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Uncoupling software and hardware for faster response

Nedap Security Management : 03 June, 2016  (Technical Article)
Nedap and Axis discuss the importance of scalability and flexibility in security platforms with open architecture for faster response to changes
Uncoupling software and hardware for faster response

Both Axis Communications and Nedap Security Management feel the importance of a scalable and flexible security solution for the end user. Daren Lang, Regional Manager Business Development Northern Europe at Axis Communications and Daryn Flynn, Business Development Manager UK at Nedap Security Management discuss how this can be achieved and emphasize the need to uncouple software from hardware in order to respond faster to changes.

Security systems are becoming ever more complex and sophisticated. Which aspects are most important to the user?

“Our experience shows that a scalable, flexible solution is of the utmost importance for the end user. After all, what’s the point of an extensive security system that is only designed to address today’s challenges, but in a few years will be obsolete. Never forget: in an increasingly networked world, people want simple, user-friendly, flexible and open systems. Therefore, Axis has always based our products and services on open IP networks — not only in video security, but also in access control,” says Daren Lang. “But before we talk about new technologies, first let’s look at today’s market” he continues. “Many analog, hybrid or IP solutions available today have the problem of being proprietary systems, offering very limited flexibility. Integrating third-party products is practically impossible. Users therefore very often have to make a long-term bet on just one vendor. Upgrading or expanding security systems, whether it be cameras, audio or card readers is often complex, expensive and time-consuming, because cables have to be laid and connected to a main unit or a central server. But the industry is changing. IP is an interesting alternative here and offers a wide choice of different functions that can’t be implemented with analog technology alone. But most of all, it is the users’ expectations for remote access, high image quality, event management, simple integration and better scalability that are setting the pace for developing IP systems. For example, IP systems are easy, fast and inexpensive to install, thanks to a flexible, open platform, which makes easy networking with other IP-based areas possible at all levels of operation.”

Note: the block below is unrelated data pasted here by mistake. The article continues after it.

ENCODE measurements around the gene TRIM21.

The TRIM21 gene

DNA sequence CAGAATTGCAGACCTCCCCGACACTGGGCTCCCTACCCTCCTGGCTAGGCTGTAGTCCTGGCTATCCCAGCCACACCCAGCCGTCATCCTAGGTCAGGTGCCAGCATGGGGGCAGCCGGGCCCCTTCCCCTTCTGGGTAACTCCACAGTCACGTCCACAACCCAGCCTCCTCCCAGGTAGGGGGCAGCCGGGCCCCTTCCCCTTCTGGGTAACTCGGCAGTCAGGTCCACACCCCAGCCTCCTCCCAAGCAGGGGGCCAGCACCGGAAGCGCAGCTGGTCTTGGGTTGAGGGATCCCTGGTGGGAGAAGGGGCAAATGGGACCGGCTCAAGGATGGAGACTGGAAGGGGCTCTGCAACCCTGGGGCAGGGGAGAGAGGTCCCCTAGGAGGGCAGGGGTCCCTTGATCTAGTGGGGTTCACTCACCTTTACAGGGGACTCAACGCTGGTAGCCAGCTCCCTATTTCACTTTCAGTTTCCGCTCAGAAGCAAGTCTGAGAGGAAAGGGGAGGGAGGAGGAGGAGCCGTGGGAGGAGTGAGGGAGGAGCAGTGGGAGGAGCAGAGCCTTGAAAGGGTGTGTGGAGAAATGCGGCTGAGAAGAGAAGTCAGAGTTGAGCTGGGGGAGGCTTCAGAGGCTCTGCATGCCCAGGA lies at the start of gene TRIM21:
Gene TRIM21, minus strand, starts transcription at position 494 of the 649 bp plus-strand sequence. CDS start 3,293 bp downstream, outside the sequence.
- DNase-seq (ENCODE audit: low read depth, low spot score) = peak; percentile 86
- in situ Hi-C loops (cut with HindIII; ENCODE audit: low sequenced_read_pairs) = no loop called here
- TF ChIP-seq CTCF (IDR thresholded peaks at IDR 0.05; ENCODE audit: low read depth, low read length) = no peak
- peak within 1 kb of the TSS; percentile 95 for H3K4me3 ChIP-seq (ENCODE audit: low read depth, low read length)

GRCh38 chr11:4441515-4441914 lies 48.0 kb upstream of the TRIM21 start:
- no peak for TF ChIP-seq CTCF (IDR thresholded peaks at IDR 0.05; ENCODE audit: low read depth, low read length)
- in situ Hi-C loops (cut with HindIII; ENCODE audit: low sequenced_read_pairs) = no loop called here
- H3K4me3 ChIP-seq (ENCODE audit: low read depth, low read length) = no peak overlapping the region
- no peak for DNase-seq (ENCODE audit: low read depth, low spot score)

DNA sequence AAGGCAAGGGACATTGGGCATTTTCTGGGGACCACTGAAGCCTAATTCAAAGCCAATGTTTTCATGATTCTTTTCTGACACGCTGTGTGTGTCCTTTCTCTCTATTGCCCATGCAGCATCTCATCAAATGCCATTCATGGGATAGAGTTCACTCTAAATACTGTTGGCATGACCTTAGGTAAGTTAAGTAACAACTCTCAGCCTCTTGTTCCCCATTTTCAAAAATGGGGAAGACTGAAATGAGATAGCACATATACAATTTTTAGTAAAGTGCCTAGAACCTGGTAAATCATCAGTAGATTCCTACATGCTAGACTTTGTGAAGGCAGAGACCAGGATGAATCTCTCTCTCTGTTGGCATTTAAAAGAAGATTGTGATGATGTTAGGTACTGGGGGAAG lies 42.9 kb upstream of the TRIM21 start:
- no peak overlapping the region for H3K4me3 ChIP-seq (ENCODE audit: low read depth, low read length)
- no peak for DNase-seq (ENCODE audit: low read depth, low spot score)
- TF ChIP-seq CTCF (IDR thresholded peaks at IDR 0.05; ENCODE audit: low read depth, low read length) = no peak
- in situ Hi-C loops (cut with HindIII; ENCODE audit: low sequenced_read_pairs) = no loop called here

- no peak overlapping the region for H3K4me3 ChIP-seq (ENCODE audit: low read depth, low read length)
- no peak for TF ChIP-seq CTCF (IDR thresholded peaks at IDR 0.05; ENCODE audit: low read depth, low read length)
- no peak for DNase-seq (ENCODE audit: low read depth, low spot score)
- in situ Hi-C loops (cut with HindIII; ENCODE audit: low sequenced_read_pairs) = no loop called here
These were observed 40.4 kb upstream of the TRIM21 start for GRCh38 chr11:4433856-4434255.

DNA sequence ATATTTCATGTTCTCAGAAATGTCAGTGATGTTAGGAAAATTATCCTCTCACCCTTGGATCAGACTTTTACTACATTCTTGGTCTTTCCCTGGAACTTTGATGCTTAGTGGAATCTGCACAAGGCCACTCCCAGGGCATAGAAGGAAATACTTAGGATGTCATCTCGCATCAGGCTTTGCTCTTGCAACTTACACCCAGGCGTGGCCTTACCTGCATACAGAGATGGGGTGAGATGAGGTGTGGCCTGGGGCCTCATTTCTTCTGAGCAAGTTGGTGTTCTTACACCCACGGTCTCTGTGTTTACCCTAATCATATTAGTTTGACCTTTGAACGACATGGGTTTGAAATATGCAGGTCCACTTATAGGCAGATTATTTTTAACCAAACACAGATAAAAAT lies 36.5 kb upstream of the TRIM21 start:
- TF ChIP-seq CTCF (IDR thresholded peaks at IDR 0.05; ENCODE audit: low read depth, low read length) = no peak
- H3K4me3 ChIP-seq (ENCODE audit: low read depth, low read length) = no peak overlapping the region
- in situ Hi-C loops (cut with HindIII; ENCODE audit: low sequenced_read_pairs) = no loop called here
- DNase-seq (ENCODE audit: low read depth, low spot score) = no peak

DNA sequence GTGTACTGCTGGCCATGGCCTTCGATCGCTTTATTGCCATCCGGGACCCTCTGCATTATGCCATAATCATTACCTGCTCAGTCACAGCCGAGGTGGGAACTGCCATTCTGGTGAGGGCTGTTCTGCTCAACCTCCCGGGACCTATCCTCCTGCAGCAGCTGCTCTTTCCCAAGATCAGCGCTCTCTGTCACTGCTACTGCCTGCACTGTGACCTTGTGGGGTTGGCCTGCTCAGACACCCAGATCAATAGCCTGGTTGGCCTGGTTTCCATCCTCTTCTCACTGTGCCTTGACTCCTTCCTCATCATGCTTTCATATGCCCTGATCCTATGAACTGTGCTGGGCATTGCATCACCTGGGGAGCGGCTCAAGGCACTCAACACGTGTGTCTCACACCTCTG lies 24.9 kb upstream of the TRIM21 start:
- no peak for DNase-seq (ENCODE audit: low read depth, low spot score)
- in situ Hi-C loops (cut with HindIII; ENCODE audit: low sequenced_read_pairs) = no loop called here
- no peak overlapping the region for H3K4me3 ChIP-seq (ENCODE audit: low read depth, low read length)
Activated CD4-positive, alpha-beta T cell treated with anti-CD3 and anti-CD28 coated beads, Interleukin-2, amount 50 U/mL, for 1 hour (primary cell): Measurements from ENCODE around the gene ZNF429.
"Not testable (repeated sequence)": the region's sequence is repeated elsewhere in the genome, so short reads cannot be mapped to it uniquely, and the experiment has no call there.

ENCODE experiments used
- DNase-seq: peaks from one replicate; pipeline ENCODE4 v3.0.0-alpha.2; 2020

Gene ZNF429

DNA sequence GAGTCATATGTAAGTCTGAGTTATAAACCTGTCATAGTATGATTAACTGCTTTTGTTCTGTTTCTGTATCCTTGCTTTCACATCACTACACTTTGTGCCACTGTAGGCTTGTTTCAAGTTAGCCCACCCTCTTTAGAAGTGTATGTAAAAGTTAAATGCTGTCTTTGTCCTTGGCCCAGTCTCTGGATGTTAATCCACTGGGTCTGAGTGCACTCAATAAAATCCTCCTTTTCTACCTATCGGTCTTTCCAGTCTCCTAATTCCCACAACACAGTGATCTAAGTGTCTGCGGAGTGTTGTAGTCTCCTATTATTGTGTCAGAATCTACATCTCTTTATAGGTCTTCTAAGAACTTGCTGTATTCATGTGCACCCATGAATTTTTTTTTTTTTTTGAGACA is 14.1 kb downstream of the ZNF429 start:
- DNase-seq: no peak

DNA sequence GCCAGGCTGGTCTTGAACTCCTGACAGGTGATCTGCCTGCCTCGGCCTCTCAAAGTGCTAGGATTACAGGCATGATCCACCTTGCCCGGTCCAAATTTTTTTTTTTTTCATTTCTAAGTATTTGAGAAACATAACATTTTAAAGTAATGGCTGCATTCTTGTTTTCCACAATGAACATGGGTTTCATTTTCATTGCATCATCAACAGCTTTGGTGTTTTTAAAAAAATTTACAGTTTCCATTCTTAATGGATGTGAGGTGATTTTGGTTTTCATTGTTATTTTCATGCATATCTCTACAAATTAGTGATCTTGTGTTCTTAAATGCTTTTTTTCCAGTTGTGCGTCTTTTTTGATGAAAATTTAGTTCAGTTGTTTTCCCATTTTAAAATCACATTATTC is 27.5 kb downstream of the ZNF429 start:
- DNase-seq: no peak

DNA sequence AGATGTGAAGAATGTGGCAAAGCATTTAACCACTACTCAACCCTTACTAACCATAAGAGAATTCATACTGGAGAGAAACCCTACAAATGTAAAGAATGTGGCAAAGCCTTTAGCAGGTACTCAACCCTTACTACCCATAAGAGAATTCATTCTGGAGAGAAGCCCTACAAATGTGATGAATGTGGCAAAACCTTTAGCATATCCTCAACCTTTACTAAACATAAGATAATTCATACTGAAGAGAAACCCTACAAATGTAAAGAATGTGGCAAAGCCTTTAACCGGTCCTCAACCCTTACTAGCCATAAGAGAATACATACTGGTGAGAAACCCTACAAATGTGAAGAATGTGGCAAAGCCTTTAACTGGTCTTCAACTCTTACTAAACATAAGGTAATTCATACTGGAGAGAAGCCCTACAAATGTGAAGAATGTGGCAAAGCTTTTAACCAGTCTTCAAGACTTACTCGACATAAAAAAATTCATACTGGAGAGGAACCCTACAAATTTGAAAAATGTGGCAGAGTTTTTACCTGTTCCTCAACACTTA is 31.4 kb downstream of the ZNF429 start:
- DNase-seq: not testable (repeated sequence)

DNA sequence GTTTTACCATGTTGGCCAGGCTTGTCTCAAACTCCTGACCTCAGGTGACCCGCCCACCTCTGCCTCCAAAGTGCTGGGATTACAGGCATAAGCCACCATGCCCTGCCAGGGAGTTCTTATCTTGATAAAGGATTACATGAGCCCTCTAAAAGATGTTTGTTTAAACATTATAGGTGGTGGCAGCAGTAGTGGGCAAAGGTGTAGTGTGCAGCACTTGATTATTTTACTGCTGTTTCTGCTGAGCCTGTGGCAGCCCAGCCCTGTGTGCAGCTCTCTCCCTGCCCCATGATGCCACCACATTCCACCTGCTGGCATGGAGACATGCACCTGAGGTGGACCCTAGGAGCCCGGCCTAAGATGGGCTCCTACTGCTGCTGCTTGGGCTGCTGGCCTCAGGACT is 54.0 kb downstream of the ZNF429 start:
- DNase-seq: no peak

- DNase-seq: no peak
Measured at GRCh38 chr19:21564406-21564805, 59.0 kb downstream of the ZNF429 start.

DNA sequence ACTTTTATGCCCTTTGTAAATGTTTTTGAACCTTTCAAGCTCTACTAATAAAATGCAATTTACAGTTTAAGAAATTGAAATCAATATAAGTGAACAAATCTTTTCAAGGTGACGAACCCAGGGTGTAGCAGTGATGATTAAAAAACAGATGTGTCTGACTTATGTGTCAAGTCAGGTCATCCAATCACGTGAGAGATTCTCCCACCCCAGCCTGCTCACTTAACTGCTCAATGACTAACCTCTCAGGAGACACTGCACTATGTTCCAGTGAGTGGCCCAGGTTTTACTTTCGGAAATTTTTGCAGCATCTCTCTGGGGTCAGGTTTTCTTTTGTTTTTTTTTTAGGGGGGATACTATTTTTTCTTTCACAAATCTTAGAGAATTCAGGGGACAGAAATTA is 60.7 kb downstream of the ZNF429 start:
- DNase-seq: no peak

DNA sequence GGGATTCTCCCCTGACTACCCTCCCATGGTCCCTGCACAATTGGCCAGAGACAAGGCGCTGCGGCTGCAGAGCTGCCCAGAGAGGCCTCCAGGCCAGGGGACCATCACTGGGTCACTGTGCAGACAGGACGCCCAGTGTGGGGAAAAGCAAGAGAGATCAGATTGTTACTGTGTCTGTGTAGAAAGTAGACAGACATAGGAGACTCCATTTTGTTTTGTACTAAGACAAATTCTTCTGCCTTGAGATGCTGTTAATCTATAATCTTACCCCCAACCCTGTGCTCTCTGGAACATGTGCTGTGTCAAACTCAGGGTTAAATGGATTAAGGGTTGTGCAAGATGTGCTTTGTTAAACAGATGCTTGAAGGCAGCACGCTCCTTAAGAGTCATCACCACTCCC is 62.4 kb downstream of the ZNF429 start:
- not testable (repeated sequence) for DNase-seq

Daryn Flynn confirms: “Exactly, openness to additional features and integration with other parts of a security system is essential for the end-user. Because their needs will change over the years, a flexible and open system is able to adapt to those changes. The physical security industry doesn’t seem to have caught up with the idea that systems should be developed that are able to meet future change. With almost any current physical security solution, proprietary software and hardware combine to provide specific functionality. A change in functionality, therefore, requires both software and hardware to be developed. Such systems don’t allow for fast responses to changes affecting end users, and they don’t anticipate future needs. From a client’s perspective, systems based on proprietary hardware and software require a significant investment every time a change needs to be made, making them inflexible and expansion unnecessarily expensive. To meet the needs of users, software and hardware should be decoupled and open standards should be used.”